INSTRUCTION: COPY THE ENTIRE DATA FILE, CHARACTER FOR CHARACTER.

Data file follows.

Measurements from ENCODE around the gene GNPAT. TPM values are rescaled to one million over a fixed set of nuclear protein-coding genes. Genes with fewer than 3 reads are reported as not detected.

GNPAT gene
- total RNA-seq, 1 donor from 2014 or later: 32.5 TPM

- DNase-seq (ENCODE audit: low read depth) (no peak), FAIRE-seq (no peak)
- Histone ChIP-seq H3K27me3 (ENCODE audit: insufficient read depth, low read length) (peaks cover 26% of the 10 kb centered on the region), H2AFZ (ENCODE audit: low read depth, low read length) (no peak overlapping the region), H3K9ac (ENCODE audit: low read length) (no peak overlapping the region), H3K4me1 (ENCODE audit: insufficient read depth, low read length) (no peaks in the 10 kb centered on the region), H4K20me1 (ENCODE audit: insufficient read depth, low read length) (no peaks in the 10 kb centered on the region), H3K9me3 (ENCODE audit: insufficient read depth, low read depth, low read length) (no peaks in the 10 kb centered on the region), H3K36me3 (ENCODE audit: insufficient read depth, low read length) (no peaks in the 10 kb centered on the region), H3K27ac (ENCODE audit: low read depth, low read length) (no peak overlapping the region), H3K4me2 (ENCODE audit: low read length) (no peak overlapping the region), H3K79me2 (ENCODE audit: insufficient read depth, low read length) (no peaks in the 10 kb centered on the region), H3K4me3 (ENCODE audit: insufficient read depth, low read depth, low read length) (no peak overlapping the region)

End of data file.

Measurements from ENCODE around the gene GNPAT. TPM values are rescaled to one million over a fixed set of nuclear protein-coding genes. Genes with fewer than 3 reads are reported as not detected.

GNPAT gene
- total RNA-seq, 1 donor from 2014 or later: 32.5 TPM

- DNase-seq (ENCODE audit: low read depth) (no peak), FAIRE-seq (no peak)
- Histone ChIP-seq H3K27me3 (ENCODE audit: insufficient read depth, low read length) (peaks cover 26% of the 10 kb centered on the region), H2AFZ (ENCODE audit: low read depth, low read length) (no peak overlapping the region), H3K9ac (ENCODE audit: low read length) (no peak overlapping the region), H3K4me1 (ENCODE audit: insufficient read depth, low read length) (no peaks in the 10 kb centered on the region), H4K20me1 (ENCODE audit: insufficient read depth, low read length) (no peaks in the 10 kb centered on the region), H3K9me3 (ENCODE audit: insufficient read depth, low read depth, low read length) (no peaks in the 10 kb centered on the region), H3K36me3 (ENCODE audit: insufficient read depth, low read length) (no peaks in the 10 kb centered on the region), H3K27ac (ENCODE audit: low read depth, low read length) (no peak overlapping the region), H3K4me2 (ENCODE audit: low read length) (no peak overlapping the region), H3K79me2 (ENCODE audit: insufficient read depth, low read length) (no peaks in the 10 kb centered on the region), H3K4me3 (ENCODE audit: insufficient read depth, low read depth, low read length) (no peak overlapping the region)